Craigslist Killer’s suicide, can it be called justice?

August 18, 2010
By

North Enders throughout this neighborhood in discussions over coffee and to themselves watching the television news all had thoughts about the Craigslist Killer who apparently killed himself in his jail cell over the weekend.

How he did it doesn’t matter.

The deed has been done.

He ended his miserable life rather than face life in prison – which is where his life was heading.

Some believe he did the right thing, that ending his life was the right thing to do.

Can you imagine – here was a young man, a medical student at Boston University – with his life stretching before him like an endless dream.

But instead of taking advantage of everything positive he had going for himself, he devolved to become one of those sick and sorry souls living out sexual fantasies on the Internet – and then turning those connections into real life, real time murder and mayhem.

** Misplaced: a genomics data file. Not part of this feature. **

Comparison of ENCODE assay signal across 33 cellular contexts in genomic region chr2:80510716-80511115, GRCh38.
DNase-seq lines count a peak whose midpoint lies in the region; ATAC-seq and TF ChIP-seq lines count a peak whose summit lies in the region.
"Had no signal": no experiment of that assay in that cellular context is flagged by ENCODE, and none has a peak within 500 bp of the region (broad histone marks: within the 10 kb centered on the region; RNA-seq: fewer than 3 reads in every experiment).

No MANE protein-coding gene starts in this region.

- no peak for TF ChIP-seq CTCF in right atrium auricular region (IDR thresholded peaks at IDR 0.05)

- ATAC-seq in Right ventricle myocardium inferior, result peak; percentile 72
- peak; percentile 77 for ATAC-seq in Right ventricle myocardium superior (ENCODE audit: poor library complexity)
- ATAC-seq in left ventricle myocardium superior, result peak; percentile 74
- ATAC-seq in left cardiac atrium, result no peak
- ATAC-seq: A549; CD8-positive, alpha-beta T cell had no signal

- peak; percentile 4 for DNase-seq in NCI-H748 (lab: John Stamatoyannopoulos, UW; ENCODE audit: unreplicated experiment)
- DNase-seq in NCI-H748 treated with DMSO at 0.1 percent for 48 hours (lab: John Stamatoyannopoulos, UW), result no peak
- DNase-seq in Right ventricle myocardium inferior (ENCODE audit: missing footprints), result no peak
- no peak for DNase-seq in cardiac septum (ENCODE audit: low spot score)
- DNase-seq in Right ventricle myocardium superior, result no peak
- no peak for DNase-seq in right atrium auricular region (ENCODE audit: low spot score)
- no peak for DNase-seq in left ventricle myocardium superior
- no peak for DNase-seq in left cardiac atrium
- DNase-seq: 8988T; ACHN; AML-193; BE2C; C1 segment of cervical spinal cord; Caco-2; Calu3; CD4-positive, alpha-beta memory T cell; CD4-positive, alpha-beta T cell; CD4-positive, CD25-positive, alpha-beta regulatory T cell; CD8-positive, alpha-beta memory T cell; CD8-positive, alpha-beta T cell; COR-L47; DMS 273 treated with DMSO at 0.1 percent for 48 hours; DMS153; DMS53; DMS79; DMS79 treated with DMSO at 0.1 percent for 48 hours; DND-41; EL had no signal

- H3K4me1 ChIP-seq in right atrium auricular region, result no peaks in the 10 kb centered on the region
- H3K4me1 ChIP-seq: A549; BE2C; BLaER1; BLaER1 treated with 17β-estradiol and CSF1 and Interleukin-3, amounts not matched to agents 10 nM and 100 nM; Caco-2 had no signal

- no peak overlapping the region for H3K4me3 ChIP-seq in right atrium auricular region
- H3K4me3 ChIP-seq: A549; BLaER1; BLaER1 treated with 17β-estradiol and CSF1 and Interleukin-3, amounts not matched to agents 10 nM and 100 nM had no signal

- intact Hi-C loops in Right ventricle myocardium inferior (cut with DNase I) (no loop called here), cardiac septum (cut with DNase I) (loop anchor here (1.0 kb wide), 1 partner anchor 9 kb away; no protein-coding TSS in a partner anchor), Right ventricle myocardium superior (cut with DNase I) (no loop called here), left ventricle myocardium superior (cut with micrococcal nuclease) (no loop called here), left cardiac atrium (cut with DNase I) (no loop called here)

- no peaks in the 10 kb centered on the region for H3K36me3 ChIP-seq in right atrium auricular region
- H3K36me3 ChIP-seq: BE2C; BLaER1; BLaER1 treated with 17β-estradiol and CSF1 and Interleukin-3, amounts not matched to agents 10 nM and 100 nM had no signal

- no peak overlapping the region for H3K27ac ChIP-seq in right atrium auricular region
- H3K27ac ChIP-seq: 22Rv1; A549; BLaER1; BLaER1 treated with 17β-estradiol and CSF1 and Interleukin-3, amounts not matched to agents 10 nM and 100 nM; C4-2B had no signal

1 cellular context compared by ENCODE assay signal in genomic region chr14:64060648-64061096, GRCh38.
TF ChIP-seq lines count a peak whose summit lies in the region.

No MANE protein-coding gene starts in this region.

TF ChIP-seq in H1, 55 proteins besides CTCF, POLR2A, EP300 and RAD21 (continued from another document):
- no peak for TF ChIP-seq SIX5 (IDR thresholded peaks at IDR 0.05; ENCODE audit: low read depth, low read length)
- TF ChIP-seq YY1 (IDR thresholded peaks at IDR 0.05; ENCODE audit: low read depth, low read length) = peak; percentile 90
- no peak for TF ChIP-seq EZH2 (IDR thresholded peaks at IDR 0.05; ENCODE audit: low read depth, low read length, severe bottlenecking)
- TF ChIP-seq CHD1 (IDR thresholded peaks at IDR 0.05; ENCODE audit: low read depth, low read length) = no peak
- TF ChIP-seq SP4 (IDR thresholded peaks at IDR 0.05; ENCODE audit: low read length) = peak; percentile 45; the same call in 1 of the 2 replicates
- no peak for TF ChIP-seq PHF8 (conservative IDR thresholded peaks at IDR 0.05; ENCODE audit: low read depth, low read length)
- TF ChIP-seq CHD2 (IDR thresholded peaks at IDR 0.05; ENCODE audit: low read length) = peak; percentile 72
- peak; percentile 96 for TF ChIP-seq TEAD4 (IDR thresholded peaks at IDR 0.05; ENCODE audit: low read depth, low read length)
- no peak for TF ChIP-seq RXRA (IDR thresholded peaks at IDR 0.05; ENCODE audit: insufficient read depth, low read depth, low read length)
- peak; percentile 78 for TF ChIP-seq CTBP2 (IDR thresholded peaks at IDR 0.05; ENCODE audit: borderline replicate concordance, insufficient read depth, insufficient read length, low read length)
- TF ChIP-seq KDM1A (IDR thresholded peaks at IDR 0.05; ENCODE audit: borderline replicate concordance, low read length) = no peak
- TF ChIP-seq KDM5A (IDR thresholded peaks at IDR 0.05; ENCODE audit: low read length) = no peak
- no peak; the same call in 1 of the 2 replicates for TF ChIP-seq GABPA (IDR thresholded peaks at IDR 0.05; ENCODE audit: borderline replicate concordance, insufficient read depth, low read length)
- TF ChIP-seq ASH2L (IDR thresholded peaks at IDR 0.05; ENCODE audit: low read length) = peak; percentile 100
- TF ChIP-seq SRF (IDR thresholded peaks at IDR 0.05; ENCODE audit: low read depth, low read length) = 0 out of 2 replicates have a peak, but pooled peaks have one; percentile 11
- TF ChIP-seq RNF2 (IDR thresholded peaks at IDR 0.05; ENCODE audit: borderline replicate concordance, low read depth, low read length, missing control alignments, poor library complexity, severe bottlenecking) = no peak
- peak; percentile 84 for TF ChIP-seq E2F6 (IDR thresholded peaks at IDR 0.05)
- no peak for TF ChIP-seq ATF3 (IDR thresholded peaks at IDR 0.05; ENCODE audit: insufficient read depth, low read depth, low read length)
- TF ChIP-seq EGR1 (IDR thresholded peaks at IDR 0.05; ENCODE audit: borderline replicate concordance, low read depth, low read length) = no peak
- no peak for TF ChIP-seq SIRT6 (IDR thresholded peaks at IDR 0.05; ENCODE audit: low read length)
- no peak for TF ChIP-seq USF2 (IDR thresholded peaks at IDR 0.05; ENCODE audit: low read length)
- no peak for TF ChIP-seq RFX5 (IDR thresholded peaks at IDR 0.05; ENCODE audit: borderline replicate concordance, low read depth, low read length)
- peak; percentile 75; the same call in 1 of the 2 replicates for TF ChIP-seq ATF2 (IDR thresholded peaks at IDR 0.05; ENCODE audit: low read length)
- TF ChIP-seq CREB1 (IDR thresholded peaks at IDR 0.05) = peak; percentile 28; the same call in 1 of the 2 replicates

There are others who believe someone, anyone, should be held accountable for his suicide – and even my friend Councillor Steven Murphy has asked for an investigation into the goings on inside the lockup at the Nashua Street Jail.

I think an investigation would be a bit harsh.

Then again, pinning medals onto the shirts of those jail house officers who didn’t check Phil Markoff’s cell isn’t the right way to go, either.

Jail officers who failed to fulfill the mandate of their jobs should be suspended or fired and their managers, those above them, must also take the blame.

After all, a life was lost.

Julissa Brisman’s parents were extremely upset that their daughter’s killer took his own life and won’t stand trial for it or say he was sorry or at least let them know why he did what he did.

Markoff apparently shot Brisman, 25, three times and pistol-whipped her as well inside a Boston hotel room.

Brisman was working as an Internet masseuse.

Markoff answered her online massage ad.

I would tell Briman’s parents to believe that justice was done.

Markoff took their beloved daughter’s life.

The state never would have taken his.

The state would have fed and housed him and given him medical care for the rest of his life.

In my mind, the score was evened just a bit when Markoff did the right thing.

That’s just my feeling, and the feelings of many, many others who believe in this instance that an eye for an eye evened up the score more than any trial would have been able to do.